Are hummingbirds good to have around your house?

Hummingbirds are beautiful, tiny birds that can provide color and entertainment around your home. Their iridescent feathers shimmer in the sunlight as they dart from flower to flower sipping nectar. Hummingbirds are found only in the Americas and there are over 300 different species. With their speedy flying and delicate nature, it’s no wonder that many homeowners enjoy seeing hummingbirds visit their yards. But are hummingbirds good to have around your house? There are pros and cons to consider.

Pros of Having Hummingbirds Around Your House

Here are some of the benefits of having hummingbirds around your home:

  • They are fun to watch – Hummingbirds move incredibly fast, beating their wings up to 80 times per second. Watching them hover and dart around as they feed is fascinating.
  • They are beautiful – With their iridescent, colorful feathers, hummingbirds add a sense of wonder and beauty to your yard. Their shades of red, green, blue and orange glitter in the sunlight.
  • They pollinate flowers – Like bees, hummingbirds serve as pollinators as they travel from flower to flower, transferring pollen. This helps your plants thrive.
  • They eat insects – Hummingbirds supplement their diet with small insects like gnats, fruit flies and spiders. This makes them helpful for controlling pests in your yard.
  • They are easy to attract – With store-bought or homemade nectar feeders and planted flowers that hummingbirds are attracted to, it’s relatively simple to bring hummingbirds to your home.

Having hummingbirds around can bring joy, beauty and activity to your outdoor space. Watching their aerial dances and acrobatics is an amazing experience. The flash of their colors livens up your garden. Kids and adults alike enjoy observing their behaviors and antics.

Cons of Having Hummingbirds Around Your House

However, there are some potential downsides associated with attracting hummingbirds:

  • Feeders must be cleaned frequently – To prevent mold, growth and sickness, nectar feeders have to be cleaned every few days. This involves taking apart the feeder, washing it thoroughly, and replacing the nectar.
  • Nectar can get messy – Hummingbirds can drip nectar as they feed, leaving sticky spots on decks, patios or windows. This requires regular cleanup.
  • Feeders may attract other pests – Ants, bees, wasps and other insects are attracted to the sugar water, especially once drips or spills occur. This can lead to unwanted pests around your home.
  • More bird droppings – With more birds visiting your yard, you’ll have to deal with more bird poop on outdoor surfaces and items.
  • Risk of window collisions – Hummingbirds may accidentally fly into windows around your home, injuring or even killing themselves. Preventative measures may be needed.
  • May attract predators – Outdoor cats or larger birds may stalk feeders looking for an easy meal. This can put hummingbirds in danger.

If you want to avoid the hassle of cleaning and filling feeders, dealing with stickiness, and worrying about pests or predators, having a yard full of hummingbirds may not be for you. Frequent maintenance is required to keep feeders sanitary and safe for hummingbirds. The activity around the feeders can also attract critters you don’t want around your house.

Tips for Attracting Hummingbirds

If you want to invite hummingbirds to visit your home, here are some tips:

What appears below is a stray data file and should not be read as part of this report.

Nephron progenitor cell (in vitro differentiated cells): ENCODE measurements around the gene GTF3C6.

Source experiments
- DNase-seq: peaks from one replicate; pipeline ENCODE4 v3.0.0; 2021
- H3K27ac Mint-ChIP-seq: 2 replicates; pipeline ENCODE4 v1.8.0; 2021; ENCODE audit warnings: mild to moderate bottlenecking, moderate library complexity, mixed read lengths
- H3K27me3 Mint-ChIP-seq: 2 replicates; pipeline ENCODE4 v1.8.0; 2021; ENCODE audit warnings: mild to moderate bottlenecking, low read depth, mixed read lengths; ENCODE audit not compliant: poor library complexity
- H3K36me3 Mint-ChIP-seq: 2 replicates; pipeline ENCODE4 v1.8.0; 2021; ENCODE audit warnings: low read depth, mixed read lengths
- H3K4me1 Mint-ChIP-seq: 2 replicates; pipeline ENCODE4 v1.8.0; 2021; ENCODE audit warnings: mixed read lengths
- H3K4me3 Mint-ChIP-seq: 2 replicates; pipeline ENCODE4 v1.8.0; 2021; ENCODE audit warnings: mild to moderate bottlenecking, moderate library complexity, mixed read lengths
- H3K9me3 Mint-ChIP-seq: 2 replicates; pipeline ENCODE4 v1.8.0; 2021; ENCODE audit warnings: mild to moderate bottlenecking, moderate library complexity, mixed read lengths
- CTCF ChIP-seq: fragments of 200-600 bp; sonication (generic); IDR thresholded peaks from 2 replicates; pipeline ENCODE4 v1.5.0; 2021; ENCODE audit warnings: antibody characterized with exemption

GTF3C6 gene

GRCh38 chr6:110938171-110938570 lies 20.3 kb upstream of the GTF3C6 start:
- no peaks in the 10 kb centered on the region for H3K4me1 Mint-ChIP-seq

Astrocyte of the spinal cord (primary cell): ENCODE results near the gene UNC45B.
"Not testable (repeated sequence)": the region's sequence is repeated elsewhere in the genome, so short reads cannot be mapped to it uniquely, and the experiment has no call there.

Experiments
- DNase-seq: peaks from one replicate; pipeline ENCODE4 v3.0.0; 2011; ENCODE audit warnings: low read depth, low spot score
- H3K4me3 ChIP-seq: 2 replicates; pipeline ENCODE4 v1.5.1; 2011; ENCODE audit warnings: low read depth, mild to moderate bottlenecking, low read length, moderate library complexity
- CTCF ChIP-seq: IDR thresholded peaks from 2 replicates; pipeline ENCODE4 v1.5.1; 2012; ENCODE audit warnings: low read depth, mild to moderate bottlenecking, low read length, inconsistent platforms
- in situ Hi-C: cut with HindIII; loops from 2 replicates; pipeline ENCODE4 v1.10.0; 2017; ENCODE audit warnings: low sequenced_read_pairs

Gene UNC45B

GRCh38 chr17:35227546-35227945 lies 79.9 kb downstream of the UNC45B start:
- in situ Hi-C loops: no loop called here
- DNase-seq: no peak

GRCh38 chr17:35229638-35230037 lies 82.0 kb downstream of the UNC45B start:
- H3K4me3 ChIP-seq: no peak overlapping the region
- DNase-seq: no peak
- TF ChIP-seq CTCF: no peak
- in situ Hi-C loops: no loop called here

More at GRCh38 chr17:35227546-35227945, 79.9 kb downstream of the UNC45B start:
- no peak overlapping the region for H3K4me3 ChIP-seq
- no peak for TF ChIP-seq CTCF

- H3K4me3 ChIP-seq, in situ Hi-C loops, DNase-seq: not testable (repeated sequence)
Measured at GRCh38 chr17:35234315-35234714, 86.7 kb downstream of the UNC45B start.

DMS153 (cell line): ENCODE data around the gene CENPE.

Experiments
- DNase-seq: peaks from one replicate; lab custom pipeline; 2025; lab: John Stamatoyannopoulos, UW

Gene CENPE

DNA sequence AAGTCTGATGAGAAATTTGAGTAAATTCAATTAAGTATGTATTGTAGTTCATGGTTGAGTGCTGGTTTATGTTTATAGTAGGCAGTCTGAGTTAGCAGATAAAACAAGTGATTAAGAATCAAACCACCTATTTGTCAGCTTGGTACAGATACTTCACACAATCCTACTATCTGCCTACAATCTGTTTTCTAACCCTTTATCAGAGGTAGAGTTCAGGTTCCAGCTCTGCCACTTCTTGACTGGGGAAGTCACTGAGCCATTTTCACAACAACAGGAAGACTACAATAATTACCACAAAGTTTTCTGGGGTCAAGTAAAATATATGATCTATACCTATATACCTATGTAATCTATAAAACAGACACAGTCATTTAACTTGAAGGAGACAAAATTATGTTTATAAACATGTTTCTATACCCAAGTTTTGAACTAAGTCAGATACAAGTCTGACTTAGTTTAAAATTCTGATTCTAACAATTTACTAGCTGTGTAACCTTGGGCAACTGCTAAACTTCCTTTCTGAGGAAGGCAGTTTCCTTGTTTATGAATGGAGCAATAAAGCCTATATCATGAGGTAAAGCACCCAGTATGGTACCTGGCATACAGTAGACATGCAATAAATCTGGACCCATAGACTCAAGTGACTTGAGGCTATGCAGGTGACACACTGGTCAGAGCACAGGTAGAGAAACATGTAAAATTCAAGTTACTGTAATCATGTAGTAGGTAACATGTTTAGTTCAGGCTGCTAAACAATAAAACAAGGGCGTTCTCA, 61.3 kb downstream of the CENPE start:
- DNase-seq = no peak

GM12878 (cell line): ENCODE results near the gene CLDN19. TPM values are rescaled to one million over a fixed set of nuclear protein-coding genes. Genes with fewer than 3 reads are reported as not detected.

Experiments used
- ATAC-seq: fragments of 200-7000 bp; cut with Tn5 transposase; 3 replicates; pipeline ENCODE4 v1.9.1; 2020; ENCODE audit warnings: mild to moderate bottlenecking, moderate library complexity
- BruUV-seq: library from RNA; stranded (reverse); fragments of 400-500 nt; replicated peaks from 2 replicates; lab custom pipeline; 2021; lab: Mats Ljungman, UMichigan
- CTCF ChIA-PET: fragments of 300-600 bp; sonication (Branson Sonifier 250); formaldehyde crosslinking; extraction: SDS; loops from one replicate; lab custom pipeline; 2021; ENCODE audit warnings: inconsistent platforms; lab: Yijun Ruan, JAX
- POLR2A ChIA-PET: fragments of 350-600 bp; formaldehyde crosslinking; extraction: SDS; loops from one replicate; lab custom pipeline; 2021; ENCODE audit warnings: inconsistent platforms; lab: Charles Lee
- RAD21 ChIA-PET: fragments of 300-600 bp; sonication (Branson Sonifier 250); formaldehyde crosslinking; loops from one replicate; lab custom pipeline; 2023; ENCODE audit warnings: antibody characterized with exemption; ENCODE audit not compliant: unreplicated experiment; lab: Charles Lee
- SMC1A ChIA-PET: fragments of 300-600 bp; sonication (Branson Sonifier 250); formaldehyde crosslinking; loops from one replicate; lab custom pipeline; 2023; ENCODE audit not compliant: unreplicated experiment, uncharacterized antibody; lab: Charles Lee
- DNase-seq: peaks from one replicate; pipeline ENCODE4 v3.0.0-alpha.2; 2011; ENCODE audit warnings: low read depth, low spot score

• Get a nectar feeder – Purchase a feeder designed specifically for hummingbirds. Make sure it is easy to clean and fill. Choose a red feeder or one with red accents since hummingbirds are attracted to the color red.
  • Fill feeder with proper nectar mix – Use a premixed solution or make your own using 1 part sugar to 4 parts water. Boil the water first and let cool before filling. No food coloring is needed and can be harmful.
  • Place feeder in optimal spot – Set up feeder in bright, open area away from bushes where predators may hide. Near trees, shrubs or other perches works well so hummingbirds have a place to rest.
  • Add flowering plants – Grow native plants with tubular red or orange flowers that hummingbirds can access like bee balm, trumpet vine, fuchsia and coral honeysuckle.
  • Provide a water source – A mister, fountain or bird bath gives hummingbirds a spot to bathe and drink.
  • Avoid using pesticides – Chemicals and pesticides can be harmful to hummingbirds. Use natural gardening methods when possible.
  • Keep outdoor cats indoors – Cats pose a serious threat of injury or death to hummingbirds visiting your yard.
  • Install decals on windows – Stickers or decals alert hummingbirds to windows so they can avoid collisions.

With the right feeders, flowers, water sources and adjustments, you can create an enticing space that hummingbirds will flock to all season long!

Best Flowers for Attracting Hummingbirds

To bring hummingbirds to your yard, incorporating certain flowers in your garden beds or containers is key. Here are some of the best flower varieties to plant:

  • Petunias – These summer blooming flowers come in vivid colors like red, pink, purple and orange that attract hummingbirds. They grow well in beds or hanging baskets.
  • Bee balms – With spiky blooms in shades like red, pink, orange and purple, bee balms are a favorite nectar source of hummingbirds all summer long.
  • Fuchsias – Both the hanging and upright varieties of fuchsias produce hundreds of bell-like flowers that hummingbirds love to pollinate.
  • Lantanas – Hybrid lantana plants bloom continuously with clusters of brightly hued flowers in red, yellow, orange, pink or white.
  • Salvias – The tubular flowers of salvia come in blue, purple, red and pink, all colors hummingbirds find irresistible.